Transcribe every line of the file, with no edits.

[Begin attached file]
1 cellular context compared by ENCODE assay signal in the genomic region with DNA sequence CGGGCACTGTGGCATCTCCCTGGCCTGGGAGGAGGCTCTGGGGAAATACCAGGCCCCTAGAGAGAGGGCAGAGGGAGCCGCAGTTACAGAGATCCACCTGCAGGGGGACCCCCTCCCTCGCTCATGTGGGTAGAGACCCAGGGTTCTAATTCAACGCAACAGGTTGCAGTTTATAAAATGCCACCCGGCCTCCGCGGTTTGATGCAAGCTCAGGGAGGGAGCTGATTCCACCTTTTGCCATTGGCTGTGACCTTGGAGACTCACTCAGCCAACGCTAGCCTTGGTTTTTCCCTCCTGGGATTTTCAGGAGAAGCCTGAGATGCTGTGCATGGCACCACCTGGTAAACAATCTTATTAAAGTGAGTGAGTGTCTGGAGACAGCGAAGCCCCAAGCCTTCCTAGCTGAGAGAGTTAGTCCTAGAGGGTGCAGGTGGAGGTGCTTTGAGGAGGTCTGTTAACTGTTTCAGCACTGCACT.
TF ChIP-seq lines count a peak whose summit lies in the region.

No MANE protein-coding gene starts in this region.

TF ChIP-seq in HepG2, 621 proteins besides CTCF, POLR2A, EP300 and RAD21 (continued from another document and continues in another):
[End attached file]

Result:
1 cellular context compared by ENCODE assay signal in the genomic region with DNA sequence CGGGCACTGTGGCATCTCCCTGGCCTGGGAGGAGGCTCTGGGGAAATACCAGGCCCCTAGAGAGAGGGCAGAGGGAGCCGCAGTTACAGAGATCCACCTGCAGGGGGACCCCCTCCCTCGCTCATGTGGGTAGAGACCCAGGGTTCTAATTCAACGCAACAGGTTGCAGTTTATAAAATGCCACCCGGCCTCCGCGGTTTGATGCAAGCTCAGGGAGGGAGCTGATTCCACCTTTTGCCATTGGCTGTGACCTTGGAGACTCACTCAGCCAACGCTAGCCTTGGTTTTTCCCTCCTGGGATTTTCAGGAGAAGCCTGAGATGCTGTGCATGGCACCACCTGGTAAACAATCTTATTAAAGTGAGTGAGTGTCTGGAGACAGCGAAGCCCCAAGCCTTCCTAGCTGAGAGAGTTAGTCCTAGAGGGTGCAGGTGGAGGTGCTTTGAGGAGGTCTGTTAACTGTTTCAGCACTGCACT.
TF ChIP-seq lines count a peak whose summit lies in the region.

No MANE protein-coding gene starts in this region.

TF ChIP-seq in HepG2, 621 proteins besides CTCF, POLR2A, EP300 and RAD21 (continued from another document and continues in another):